NATURE NOTES: Balloons: What Goes Up Must Come Down

A balloon found on Quintana Beach could pose a risk to wildlife.

In the minds of many Americans, helium balloons are associated with freedom and lightheartedness. Balloon releases are common parts of parties, openings and even memorial services. People like to imagine them floating away on the wind high up into the clouds. What they might not think about is what happens afterward.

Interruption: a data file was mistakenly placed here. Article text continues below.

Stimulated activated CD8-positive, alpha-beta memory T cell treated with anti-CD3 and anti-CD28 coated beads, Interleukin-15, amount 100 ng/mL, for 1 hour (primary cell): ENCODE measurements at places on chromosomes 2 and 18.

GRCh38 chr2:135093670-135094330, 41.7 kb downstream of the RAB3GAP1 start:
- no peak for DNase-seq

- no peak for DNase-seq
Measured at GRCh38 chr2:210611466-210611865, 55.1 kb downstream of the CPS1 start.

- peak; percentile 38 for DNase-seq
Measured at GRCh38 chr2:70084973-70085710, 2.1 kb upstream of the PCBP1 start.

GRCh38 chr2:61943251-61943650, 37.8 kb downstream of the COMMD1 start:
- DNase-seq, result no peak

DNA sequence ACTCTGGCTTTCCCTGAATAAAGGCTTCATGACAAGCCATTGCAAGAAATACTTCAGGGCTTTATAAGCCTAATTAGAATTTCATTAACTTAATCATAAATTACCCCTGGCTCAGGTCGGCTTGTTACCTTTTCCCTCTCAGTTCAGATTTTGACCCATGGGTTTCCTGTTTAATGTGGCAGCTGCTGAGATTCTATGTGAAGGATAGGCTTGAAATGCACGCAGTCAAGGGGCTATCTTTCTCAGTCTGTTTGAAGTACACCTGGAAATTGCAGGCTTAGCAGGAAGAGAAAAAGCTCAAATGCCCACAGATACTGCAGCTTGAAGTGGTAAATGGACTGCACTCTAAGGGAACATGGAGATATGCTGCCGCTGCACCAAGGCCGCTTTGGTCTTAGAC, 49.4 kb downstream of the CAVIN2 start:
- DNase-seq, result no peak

What goes up must come down, and the balloons we release come down as litter. Many of these balloons make it all the way to the ocean before they touch down in a deflated mass. These balloons join the oodles of other ocean pollutants, but they stand out among the garbage for a number of reasons.

Celeste Silling is Education and Outreach Manager at the Gulf Coast Bird Observatory. The GCBO is a non-profit organization dedicated to saving the birds and their habitats. For information, visit

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